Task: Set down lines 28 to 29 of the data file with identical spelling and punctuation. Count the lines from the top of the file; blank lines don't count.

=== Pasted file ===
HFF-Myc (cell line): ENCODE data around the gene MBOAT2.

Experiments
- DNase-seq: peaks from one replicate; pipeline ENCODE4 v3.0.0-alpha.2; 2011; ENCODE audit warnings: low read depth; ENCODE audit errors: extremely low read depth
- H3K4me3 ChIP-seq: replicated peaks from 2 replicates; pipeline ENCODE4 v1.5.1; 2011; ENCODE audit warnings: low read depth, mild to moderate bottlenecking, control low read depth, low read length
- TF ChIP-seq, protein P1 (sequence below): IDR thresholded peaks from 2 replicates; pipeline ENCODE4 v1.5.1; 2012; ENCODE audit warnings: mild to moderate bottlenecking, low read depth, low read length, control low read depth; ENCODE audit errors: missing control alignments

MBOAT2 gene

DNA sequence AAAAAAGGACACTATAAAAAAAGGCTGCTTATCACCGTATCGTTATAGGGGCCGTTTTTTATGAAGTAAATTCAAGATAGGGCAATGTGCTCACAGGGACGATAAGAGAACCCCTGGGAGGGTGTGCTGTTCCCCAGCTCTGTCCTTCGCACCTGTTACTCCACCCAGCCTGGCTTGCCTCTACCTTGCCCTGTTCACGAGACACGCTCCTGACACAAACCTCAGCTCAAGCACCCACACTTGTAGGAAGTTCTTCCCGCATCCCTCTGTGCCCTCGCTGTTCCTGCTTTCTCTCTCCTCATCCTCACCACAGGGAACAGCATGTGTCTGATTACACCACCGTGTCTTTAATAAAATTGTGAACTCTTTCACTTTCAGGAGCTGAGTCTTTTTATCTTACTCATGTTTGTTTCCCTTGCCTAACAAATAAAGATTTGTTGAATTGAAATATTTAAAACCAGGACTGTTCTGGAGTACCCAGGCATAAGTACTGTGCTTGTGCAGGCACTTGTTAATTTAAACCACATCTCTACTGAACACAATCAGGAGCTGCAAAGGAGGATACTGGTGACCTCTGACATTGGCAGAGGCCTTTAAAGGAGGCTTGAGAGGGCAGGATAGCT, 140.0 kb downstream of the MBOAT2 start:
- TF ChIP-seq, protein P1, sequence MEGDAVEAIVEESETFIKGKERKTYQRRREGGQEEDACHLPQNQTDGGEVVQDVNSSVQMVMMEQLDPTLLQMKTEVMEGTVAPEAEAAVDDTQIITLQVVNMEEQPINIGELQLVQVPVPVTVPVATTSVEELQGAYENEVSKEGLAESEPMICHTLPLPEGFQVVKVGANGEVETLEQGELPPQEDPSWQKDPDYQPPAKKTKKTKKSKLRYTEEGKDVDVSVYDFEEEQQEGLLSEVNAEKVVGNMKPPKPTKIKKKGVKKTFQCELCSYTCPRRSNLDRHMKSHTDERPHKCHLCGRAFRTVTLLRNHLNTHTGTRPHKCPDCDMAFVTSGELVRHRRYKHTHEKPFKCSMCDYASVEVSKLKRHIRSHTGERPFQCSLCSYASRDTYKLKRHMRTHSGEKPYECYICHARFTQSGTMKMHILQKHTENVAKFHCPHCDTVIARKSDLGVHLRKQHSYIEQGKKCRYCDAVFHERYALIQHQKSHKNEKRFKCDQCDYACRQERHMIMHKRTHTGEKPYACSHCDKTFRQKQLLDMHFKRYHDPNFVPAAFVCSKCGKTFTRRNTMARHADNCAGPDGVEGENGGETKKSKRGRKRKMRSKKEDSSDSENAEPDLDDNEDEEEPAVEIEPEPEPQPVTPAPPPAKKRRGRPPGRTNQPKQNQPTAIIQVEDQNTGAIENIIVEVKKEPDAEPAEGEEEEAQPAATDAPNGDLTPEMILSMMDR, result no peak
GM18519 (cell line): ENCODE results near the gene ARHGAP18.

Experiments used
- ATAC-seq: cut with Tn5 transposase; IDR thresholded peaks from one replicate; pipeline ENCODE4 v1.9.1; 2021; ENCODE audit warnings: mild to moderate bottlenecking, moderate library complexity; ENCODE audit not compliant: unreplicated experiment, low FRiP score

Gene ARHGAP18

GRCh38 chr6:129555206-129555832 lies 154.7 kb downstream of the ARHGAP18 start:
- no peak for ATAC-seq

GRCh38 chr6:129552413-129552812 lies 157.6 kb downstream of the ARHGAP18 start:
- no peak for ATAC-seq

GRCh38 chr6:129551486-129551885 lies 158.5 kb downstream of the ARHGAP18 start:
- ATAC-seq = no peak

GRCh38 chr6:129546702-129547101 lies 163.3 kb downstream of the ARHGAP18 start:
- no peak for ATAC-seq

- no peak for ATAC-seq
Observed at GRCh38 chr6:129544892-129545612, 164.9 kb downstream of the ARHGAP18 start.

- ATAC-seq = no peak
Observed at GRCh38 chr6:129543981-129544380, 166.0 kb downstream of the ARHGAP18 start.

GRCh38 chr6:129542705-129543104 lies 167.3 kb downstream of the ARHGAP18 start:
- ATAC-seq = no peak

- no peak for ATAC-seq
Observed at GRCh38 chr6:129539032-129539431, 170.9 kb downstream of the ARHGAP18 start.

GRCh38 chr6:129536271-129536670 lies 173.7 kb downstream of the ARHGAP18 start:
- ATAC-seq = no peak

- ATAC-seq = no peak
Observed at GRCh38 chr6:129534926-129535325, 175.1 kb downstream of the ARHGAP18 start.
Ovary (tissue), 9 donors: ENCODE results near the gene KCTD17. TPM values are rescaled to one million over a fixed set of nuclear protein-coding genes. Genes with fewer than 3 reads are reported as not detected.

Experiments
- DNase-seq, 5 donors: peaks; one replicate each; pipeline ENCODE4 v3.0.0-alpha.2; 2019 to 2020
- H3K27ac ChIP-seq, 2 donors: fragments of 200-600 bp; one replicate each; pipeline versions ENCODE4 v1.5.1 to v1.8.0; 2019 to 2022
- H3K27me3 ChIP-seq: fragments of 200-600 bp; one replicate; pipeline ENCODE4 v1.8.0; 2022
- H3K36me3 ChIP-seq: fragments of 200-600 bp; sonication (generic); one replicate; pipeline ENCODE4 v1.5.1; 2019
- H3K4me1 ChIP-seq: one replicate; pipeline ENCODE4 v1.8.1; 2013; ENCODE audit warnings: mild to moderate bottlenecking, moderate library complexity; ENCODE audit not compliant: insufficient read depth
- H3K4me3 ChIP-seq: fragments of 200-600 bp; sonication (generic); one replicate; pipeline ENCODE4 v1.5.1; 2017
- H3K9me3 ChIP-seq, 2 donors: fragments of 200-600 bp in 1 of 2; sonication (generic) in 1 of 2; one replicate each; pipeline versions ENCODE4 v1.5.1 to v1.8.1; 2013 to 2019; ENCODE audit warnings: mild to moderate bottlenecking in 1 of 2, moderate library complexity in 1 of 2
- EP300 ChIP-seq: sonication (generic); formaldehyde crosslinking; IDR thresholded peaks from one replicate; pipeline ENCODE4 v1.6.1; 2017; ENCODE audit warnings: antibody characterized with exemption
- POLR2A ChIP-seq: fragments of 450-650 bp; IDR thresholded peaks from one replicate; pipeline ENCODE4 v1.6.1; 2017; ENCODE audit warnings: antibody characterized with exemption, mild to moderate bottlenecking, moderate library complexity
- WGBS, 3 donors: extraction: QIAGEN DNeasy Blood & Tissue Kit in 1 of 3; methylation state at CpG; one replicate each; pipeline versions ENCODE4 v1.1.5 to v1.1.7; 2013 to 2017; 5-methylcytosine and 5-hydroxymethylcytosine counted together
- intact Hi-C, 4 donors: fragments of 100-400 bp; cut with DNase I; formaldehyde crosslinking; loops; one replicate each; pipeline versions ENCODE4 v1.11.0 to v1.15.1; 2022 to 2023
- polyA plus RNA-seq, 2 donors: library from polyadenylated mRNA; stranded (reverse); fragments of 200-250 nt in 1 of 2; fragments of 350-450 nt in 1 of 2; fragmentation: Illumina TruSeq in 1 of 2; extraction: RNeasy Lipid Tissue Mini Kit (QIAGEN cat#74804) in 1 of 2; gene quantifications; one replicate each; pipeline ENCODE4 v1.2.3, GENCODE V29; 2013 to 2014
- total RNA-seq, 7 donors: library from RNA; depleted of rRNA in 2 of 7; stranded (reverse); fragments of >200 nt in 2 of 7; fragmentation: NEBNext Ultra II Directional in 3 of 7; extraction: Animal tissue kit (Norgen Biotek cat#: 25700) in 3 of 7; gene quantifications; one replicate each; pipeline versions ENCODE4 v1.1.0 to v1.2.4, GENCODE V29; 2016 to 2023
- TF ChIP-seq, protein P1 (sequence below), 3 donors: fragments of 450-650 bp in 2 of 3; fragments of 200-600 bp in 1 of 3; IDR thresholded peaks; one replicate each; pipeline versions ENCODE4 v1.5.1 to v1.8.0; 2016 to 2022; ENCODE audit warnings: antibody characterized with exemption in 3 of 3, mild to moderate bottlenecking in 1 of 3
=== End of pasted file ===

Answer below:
Observed at GRCh38 chr6:129539032-129539431, 170.9 kb downstream of the ARHGAP18 start.

GRCh38 chr6:129536271-129536670 lies 173.7 kb downstream of the ARHGAP18 start: